Nursing Care Plan Readiness For Enhanced Breastfeeding

certified nurse assistant7 257x300 Nursing Care Plan Readiness For Enhanced BreastfeedingNursing Care Plan Readiness For Enhanced Breastfeeding Definition:At risk for deterioration of body systems as the result of prescribed or unavoidable musculoskeletal inactivity, is a professional judgment based on the application of clinical knowledge which determines potential or actual experiences and responses to health problems and life processes. The list of nanda nursing diagnosis can be applied to individuals, families or communities. Included with the list of nanda nursing diagnosis is an array of commonly applied interventions from which the caregiver can choose to implement to the given patient. Standardized nursing language is a body of terms used in the profession that is considered to be understood in common. The use of common terms promotes patient safety by allowing nurses to quickly and efficiently understand the aspects of a patient’s needs. The use of standardized terms allows nursing staff to avoid sifting through long narratives in order to determine a particular patient’s needs and planned course of care. Nursing Care Plan Readiness For Enhanced Breastfeeding

Risk Factors

  • Altered LOC
  • Prescribed immobilization
  • Mechanical immobilization
  • Severe pain
  • Paralysis

Assessment Focus

  • Activity/exercise
  • Neurocognition
  • Cardiac function
  • Respiratory function
  • Coping
  • Risk management
  • Elimination; nutrition
  • Tissue integrity
  • Fluid and electrolytes

Expected Outcomes The Patient Will

  • Have no evidence of altered mental, sensory, or motor ability.
  • Have no evidence of thrombus formation or venous stasis.
  • Have no evidence of decreased chest movement, cough stimulus,depth of ventilation, pooling of secretions, or signs of infection.
  • Maintain normal bowel elimination patterns.
  • Maintain adequate dietary intake, hydration, and weight.
  • Have no evidence of urine retention, infection, or renal calculi.
  • Maintain muscle strength and tone and joint ROM.
  • Have no evidence of contractures or skin breakdown.
  • Maintain normal neurologic, cardiovascular, respiratory, GI, nutri-tional, genitourinary, musculoskeletal, and integumentary function-ing during period of inactivity.

Suggested Noc Outcomes

Coordinated Movement; Endurance; Immobility Consequences: Phys-iological; Immobility Consequences: Psychocognitive; Mobility; Risk Control

Interventions And Rationales

Determine: Inspect skin every shift and follow facility policy for pre-vention of pressure ulcers to prevent or mitigate skin breakdown.Administer anticoagulant therapy, if ordered; monitor for signs and symptoms of bleeding. Anticoagulant therapy may cause hemorrhage.Monitor vital signs every 4 hr: Monitor breath sounds and respi-ratory rate, rhythm, and depth to rule out respiratory complications.Monitor arterial blood gas levels or pulse oximetry to assess oxygenation, ventilation, and metabolic status.Monitor urine characteristics and patient’s subjective complaints typical of UTIs, such as burning, frequency, and urgency. Obtain urinecultures, as ordered. These measures aid early detection of UTI.115Identify functional level to provide baseline for future assessment,and encourage appropriate participation in care to prevent complica-tions of immobility and increase patient’s feelings of self-esteem.Perform: Avoid positions that put prolonged pressure on body parts and compress blood vessels; reposition patient at least every 2 hr within prescribed limits. These measures enhance circulation and help prevent tissue or skin breakdown.Use pressure-reducing or pressure-equalizing equipment, as indicated or ordered (flotation pad, air pressure mattress, sheepskin pads, or special bed). This helps prevent skin breakdown by reliev-ing pressure.Apply antiembolism stockings; remove for 1 hr every 8 hr. Stock-ings promote venous return to heart, prevent venous stasis, and decrease or prevent swelling of lower extremities.Suction airway, as needed and ordered, to clear airway and stimu-late cough reflex. Note secretion characteristics.Provide small, frequent meals of favorite foods to increase dietary intake. Increase fiber content to enhance bowel elimination. Increase protein and vitamin C to promote wound healing; limit calcium to reduce risk of renal and bladder calculi.Perform active or passive ROM exercises at least once per shift.Teach and monitor appropriate isotonic and isometric exercises.These measures prevent joint contractures, muscle atrophy, and other complications of prolonged inactivity.Provide or help with daily hygiene; keep skin dry and lubricated to prevent cracking and possible infection.Inform: Teach and monitor deep breathing, coughing, and use of incentive spirometer to help clear airways, expand lungs, and prevent respiratory complications. Maintain regimen every 2 hr.Instruct patient to avoid straining during bowel movements that may be hazardous to patients with cardiovascular disorders and increased intracranial pressure. Teach to administer stool softeners,suppositories, or laxatives, as ordered, and monitor effectiveness.Attend: Encourage fluid intake of 21⁄2–31⁄2 qt (2.5–3.5 L) daily,unless contraindicated, to maintain urine output and aid bowel elim-ination. Encourage patient and family to verbalize frustrations to help patient and family cope with treatment.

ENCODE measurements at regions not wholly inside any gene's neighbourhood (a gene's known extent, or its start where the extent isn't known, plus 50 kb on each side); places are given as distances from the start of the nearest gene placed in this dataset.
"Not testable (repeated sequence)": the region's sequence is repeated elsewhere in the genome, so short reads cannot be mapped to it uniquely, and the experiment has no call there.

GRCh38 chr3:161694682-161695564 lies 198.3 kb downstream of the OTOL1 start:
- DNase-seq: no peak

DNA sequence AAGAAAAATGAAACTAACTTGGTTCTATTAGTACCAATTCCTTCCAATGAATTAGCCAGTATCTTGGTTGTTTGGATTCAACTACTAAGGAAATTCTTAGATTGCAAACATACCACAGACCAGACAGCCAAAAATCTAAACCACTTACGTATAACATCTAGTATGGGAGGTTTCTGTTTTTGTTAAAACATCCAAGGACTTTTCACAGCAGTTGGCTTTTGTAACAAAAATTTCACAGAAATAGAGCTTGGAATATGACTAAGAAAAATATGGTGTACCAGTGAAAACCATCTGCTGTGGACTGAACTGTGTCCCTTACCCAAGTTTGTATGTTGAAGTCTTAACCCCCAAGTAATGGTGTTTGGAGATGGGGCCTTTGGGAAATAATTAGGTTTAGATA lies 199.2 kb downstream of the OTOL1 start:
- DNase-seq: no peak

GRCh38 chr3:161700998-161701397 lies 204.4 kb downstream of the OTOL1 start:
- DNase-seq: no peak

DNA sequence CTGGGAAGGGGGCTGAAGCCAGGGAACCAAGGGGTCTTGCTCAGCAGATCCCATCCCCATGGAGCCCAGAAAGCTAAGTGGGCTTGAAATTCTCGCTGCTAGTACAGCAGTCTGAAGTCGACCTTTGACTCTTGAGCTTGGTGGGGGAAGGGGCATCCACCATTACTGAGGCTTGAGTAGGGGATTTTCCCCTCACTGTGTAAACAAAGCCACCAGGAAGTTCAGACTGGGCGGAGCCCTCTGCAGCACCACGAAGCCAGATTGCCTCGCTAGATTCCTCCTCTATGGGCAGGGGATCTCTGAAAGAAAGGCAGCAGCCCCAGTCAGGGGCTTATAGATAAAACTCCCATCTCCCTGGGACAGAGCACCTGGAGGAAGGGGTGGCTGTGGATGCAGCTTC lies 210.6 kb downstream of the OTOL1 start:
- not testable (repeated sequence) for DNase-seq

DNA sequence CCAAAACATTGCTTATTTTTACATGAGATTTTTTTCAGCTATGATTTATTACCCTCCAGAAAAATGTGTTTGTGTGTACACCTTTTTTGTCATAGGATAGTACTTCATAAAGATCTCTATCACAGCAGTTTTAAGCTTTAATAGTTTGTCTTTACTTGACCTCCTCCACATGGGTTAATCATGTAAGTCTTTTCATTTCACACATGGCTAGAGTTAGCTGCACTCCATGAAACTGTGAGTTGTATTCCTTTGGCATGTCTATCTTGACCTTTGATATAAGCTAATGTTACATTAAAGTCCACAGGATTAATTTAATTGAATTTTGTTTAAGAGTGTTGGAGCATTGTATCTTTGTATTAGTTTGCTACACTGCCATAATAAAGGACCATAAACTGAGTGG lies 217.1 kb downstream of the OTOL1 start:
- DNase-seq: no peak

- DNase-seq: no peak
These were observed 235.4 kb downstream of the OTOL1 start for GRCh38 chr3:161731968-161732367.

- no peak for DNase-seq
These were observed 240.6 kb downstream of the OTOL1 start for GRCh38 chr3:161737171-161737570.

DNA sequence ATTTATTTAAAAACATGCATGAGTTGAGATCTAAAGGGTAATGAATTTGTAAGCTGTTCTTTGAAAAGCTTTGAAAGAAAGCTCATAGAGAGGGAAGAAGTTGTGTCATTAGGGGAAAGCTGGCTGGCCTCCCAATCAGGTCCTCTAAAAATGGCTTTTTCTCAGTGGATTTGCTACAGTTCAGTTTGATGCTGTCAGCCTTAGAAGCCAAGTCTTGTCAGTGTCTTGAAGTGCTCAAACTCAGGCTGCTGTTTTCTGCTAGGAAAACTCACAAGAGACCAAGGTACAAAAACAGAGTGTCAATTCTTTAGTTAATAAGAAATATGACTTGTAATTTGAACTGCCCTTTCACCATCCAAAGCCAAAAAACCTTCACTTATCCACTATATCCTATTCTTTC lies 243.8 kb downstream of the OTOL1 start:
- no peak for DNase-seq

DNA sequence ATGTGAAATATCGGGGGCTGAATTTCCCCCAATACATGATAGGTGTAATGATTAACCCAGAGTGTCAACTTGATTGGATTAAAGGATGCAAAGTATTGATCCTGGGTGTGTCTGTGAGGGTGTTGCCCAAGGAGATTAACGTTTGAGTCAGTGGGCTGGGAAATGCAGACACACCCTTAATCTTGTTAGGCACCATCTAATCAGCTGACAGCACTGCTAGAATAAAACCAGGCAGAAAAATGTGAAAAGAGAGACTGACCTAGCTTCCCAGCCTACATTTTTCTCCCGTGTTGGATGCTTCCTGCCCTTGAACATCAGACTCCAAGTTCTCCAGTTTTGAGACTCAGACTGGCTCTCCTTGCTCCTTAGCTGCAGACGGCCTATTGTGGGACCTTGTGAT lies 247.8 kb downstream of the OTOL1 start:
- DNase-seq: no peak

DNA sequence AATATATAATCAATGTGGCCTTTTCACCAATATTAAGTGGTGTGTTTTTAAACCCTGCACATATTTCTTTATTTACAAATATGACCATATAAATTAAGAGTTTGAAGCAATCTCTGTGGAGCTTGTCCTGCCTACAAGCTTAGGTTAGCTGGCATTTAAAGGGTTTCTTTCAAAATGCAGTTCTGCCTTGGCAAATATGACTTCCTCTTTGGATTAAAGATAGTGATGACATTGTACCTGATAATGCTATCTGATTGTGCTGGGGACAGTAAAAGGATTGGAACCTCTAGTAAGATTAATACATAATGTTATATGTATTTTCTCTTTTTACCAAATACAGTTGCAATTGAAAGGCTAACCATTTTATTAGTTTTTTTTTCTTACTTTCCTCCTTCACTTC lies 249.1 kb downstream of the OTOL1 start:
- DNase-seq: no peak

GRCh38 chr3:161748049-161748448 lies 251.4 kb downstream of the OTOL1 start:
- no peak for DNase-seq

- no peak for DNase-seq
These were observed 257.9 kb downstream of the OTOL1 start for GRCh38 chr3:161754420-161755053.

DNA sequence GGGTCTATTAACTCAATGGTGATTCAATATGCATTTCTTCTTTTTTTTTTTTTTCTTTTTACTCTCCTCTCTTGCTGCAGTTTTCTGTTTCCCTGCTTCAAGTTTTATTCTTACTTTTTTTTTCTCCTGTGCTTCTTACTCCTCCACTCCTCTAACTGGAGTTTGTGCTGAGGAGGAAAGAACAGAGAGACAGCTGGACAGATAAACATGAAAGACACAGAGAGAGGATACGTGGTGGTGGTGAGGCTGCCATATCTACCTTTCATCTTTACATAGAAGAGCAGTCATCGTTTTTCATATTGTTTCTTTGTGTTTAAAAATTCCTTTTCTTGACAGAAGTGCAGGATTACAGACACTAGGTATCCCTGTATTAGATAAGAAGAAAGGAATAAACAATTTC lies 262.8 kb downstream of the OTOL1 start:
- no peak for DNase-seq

Suggested Nic Interventions

Activity Therapy; Body Mechanics Promotion; Cognitive Stimulation; Energy Management; Exercise Promotion; Exercise Therapy: Ambulation; Fluid Management; Nutrition Management

Reference

Gillis, A., & MacDonald, B. (2005, June). Deconditioning in the hospitalized elderly. The Canadian Nurse, 101(6), 16–20.

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